"Hate is difficult to discuss. The mind resists it. The subject is amorphous, disorderly, malignant. . . . The reason the subject is hard to discuss is that hate is simultaneously a mystery and a moron. It seems either too profound to understand or too shallow and stupid to bear much analysis," essayist Lance Morrow has written. While hundreds of books and films have focused on Adolf Hitler, this intriguing piece of speculative fiction on his early artistic endeavors offers an unusual slant on him. Writer and director Menno Meyjes exposes the rabid racist and angry young man whose passions and prejudices would lead to the genocide of millions of Jews in Europe.

Max Rothman (John Cusack) is a German Jew and World War 1 veteran living in Munich in 1918. Having lost his arm in the war, he can no longer paint and has become an art dealer. In a former factory, this ambitious young man exhibits paintings by George Grosz and other modernists who are exploring Dadaism, Cubism, and Surrealism. Rothman's parents are very rich, and his beautiful wife Nina (Molly Parker) is a ballerina. He also has a lover, an artist named Liselore (Leelee Sobieski).

This wheeler-dealer sees himself as a patron to struggling artists. When he first meets Adolf Hitler (Noah Taylor), he feels a connection to him because they both had their lives shattered by the war. Adolf is an angry fellow with a perpetual scowl on his face. He doesn't smoke, drink, or use drugs. He is living in poverty at an army installation and feeling very deprived. Max's interest in his sketches momentarily lifts Hitler's spirits, but his rage about the wealth and privilege of the Jews, fed by Captain Mayr (Ulrich Thomsen) and other malcontents, gets in the way of his art. At one point, Max tells the aspiring artist that if he could get all that "pent-up stuff" inside him on canvas, many possibilities might unfold. Liselore doesn't share her lover's interest in Hitler; she tells him that he's "the most horrible creature I've ever seen."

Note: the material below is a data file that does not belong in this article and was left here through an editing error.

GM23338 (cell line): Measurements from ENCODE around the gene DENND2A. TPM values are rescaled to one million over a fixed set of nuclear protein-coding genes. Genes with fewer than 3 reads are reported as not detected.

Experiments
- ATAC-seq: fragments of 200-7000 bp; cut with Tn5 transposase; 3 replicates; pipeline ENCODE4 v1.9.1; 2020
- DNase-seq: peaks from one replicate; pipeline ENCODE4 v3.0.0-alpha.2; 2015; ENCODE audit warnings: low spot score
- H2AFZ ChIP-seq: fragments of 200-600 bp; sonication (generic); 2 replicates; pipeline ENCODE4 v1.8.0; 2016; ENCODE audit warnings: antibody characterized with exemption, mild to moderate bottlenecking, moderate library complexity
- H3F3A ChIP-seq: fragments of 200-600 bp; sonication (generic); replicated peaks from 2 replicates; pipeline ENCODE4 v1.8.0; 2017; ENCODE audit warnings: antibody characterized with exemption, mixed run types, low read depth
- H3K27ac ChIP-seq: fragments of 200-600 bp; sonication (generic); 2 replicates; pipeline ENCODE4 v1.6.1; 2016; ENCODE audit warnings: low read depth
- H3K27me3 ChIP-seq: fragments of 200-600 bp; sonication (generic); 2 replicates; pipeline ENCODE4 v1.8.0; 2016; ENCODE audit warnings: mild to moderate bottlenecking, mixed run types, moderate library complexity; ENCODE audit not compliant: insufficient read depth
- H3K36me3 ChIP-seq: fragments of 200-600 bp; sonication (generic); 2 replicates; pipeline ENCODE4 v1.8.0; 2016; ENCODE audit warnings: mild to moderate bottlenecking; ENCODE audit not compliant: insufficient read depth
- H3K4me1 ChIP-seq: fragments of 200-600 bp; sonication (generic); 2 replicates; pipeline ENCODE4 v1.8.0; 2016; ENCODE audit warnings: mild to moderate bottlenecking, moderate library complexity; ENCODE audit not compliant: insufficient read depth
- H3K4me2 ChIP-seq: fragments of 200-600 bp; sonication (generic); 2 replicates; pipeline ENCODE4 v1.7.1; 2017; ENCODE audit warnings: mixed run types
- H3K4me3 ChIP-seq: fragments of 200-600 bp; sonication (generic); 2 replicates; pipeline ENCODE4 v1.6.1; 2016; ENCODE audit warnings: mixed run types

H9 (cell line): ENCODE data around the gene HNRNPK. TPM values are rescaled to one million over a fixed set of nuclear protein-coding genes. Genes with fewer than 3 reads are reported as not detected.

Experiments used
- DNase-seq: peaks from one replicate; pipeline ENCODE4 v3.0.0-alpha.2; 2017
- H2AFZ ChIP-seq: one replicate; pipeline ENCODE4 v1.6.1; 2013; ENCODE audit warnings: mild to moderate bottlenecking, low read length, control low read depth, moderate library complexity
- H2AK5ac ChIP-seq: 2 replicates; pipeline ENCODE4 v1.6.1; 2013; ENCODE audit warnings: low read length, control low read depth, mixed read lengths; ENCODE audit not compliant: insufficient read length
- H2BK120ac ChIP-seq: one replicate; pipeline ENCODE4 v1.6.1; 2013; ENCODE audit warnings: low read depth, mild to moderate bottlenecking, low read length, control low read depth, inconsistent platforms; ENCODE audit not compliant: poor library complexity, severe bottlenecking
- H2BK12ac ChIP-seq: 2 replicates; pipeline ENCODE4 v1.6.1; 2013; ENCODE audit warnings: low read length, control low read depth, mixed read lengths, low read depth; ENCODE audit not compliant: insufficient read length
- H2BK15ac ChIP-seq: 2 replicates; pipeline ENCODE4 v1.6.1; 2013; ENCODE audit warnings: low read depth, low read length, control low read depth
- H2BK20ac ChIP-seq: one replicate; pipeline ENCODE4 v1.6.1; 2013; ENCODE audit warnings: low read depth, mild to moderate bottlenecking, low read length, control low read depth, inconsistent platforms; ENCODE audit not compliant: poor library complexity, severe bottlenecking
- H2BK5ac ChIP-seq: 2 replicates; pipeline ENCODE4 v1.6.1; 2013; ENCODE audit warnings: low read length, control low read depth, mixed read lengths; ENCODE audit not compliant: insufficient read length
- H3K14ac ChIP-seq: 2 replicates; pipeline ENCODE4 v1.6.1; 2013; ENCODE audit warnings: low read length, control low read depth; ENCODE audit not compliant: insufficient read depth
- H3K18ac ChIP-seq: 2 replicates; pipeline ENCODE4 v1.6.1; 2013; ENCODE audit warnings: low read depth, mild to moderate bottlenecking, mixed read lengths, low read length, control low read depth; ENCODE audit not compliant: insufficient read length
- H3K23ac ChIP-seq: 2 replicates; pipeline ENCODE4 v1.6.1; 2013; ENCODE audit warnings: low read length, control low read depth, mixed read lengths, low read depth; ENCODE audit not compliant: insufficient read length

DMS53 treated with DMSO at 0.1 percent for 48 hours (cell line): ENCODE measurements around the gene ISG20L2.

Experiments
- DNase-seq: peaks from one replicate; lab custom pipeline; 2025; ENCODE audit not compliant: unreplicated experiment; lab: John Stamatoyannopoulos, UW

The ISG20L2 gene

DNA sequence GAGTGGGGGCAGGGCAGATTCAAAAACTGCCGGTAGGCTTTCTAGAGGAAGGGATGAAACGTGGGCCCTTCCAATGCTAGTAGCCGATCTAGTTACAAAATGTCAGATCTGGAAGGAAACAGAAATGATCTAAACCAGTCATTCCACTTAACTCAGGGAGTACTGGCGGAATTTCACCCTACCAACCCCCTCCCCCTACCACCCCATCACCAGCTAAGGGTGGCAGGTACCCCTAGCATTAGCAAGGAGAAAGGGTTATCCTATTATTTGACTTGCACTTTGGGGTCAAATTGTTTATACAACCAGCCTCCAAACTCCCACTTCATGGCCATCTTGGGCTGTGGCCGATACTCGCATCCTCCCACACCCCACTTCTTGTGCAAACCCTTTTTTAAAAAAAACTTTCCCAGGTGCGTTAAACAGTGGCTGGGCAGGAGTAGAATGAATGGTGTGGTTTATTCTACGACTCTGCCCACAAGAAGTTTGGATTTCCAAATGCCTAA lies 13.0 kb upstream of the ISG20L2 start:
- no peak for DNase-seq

The insight that hatred is at once a mystery and a moron is vividly portrayed in this adventuresome film. In Hitler, the two are fused together in such a way that Max is unable to see clearly the true dimensions of this man's anti-Semitism. It comes to the fore when Captain Mayr calls upon Hitler to give a speech before a gathered assembly of Germans enraged over what they see as the injustices of the Versailles Treaty and the humiliation of their homeland. Hitler digs deep within himself and expresses his passion in a feverish outpouring of rage against the Jews. The emotional response of the crowd convinces him that he has at last found an outlet for his energy and creative ideas about the future of Germany.

Prejudice is a disease of the mind in which we project our feelings of self-disgust, anger, alienation, and paranoia on others whom we perceive to be different. Max offers a terse and tense primer on what Sam Keen has called "the hostile imagination."

The DVD edition features an audio commentary with director Menno Meyjes.